Jacksonville re-signed veteran quarterback Chad Henne on Friday to a two-year deal, and speculation immediately began as to whether the signing precludes the Jaguars from using the No. 3 pick in May's draft to take a quarterback.
Of course it doesn't. The Jaguars have a meeting scheduled with UCF's Blake Bortles later this month, and likely will meet with Louisville's Teddy Bridgewater and Texas A&M's Johnny Manziel, too, as they do their due diligence. Plus, it's extremely unlikely to think the Jaguars' front office truly thinks Henne, who is a journeyman talent, is any kind of long-term solution.
But the Henne re-signing also means the Jaguars could bypass a quarterback with their first pick and use a second- or third-rounder on a signal-caller in a draft that is deep at the position. In that scenario, Henne holds the spot until the rookie quarterback is ready, whether it be during the 2014 season or in 2015.
The same type of drama surrounds Houston. The Texans own the No. 1 pick in the draft, and they have been connected with free-agent quarterback Matt Cassel. New coach Bill O'Brien roiled the waters even more when he attended the pro day for Eastern Illinois quarterback Jimmy Garoppolo earlier this week and put Garoppolo through a private workout.
Those disparate threads led to this tapestry: The Texans will sign Cassel, use their first pick on, say, Jadeveon Clowney to further enhance the defense, then draft their quarterback of the future -- Garoppolo -- in the second round.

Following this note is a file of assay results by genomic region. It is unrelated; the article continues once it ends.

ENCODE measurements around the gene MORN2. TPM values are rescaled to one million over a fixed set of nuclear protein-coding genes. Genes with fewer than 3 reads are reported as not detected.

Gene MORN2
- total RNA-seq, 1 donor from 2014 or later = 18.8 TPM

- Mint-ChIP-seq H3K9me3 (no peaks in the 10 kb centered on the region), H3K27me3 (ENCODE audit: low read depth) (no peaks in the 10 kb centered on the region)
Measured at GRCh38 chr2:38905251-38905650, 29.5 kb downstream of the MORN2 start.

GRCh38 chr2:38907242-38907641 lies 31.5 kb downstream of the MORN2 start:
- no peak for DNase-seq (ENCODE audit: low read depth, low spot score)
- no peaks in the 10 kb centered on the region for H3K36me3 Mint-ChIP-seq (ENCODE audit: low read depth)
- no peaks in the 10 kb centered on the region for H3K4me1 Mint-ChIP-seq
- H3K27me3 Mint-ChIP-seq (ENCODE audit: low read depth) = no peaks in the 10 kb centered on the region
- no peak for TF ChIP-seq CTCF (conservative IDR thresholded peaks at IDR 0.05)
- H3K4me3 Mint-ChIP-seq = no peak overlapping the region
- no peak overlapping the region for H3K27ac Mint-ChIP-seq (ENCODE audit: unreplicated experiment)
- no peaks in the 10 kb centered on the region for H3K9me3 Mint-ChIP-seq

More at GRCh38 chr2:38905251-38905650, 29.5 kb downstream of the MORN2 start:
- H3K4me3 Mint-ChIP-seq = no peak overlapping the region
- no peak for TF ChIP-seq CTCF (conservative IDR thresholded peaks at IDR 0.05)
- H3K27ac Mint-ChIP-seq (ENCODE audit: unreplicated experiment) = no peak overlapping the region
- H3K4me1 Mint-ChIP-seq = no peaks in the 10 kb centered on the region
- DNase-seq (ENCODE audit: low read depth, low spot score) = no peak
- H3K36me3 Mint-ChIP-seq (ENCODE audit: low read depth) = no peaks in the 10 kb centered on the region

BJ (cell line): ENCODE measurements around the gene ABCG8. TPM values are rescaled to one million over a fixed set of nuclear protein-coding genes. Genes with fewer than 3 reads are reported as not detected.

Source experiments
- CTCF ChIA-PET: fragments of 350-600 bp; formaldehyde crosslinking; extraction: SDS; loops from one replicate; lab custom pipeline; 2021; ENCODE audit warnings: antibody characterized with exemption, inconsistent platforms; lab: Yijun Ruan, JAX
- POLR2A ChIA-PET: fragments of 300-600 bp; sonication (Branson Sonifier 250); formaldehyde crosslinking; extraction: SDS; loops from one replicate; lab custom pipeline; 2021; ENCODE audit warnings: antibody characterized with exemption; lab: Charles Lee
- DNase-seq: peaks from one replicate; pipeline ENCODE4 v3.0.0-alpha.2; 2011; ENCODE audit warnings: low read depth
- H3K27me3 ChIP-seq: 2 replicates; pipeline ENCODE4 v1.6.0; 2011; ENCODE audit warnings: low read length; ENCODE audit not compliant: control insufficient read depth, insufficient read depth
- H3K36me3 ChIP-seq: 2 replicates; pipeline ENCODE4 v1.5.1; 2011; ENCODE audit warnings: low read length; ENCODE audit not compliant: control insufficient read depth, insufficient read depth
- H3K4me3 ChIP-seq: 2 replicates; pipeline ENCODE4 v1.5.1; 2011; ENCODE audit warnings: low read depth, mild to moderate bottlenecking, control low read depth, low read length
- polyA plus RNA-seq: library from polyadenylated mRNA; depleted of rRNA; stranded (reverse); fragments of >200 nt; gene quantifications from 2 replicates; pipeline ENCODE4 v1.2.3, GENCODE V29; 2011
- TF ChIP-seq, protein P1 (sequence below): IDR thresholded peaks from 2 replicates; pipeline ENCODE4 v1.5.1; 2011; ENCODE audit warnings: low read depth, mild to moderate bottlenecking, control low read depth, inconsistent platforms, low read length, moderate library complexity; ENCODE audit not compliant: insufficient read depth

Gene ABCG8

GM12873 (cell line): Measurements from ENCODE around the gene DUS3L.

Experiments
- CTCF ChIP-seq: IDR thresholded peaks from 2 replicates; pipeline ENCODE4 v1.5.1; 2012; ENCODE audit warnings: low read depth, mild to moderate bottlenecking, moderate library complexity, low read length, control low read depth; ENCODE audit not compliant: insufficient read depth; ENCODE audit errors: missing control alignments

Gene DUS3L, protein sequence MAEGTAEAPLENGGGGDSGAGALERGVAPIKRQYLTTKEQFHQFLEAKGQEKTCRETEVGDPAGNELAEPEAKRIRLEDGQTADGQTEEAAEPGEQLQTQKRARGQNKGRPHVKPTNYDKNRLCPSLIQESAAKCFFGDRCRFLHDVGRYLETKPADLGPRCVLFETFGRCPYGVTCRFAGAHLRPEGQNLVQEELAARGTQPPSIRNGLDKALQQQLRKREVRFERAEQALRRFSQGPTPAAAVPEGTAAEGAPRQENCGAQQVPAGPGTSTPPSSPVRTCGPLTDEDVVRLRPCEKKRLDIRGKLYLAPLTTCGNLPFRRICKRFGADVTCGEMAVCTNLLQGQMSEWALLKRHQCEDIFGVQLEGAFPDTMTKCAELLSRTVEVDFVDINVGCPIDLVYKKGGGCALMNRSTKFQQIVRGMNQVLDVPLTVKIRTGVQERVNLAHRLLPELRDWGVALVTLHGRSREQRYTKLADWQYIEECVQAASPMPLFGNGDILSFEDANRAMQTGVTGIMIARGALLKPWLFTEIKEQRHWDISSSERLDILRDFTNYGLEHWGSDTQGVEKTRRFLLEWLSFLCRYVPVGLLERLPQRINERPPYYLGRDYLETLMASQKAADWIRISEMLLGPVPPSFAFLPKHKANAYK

The same type thread now exists for the Jaguars, except in their case, they already have their veteran quarterback signed.
Of course, Henne's signing also could mean that the Jaguars like the idea of Henne serving as the veteran backup to a rookie quarterback taken with the No. 3 pick.
Clowney, Buffalo linebacker Khalil Mack, Clemson wide receiver Sammy Watkins and the three quarterbacks likely appeal to the Jags at No. 3. The unknown, obviously, is how highly the Jags think of the three quarterbacks. Owner Shad Khan has said the Jags would draft a quarterback, but he didn't say in what round. Would they risk not getting a quarterback they liked by taking another position player at No. 3?
And be aware of this: The Texans' decision at No. 1 will have a huge bearing on what the Jaguars ultimately decide. If Houston doesn't pick a quarterback, Jacksonville likely will have its pick of the top three signal-callers; St. Louis, which owns the No. 2 pick, isn't going to take a quarterback. Then again, if Houston doesn't take a quarterback, maybe St. Louis gets an offer to trade its pick from from a quarterback-hungry team.
Just think: The draft still is two months away, so theories will continue to fly -- and a few might even turn out to be correct.
Mike Huguenin can be reached at firstname.lastname@example.org. You also can follow him on Twitter @MikeHuguenin.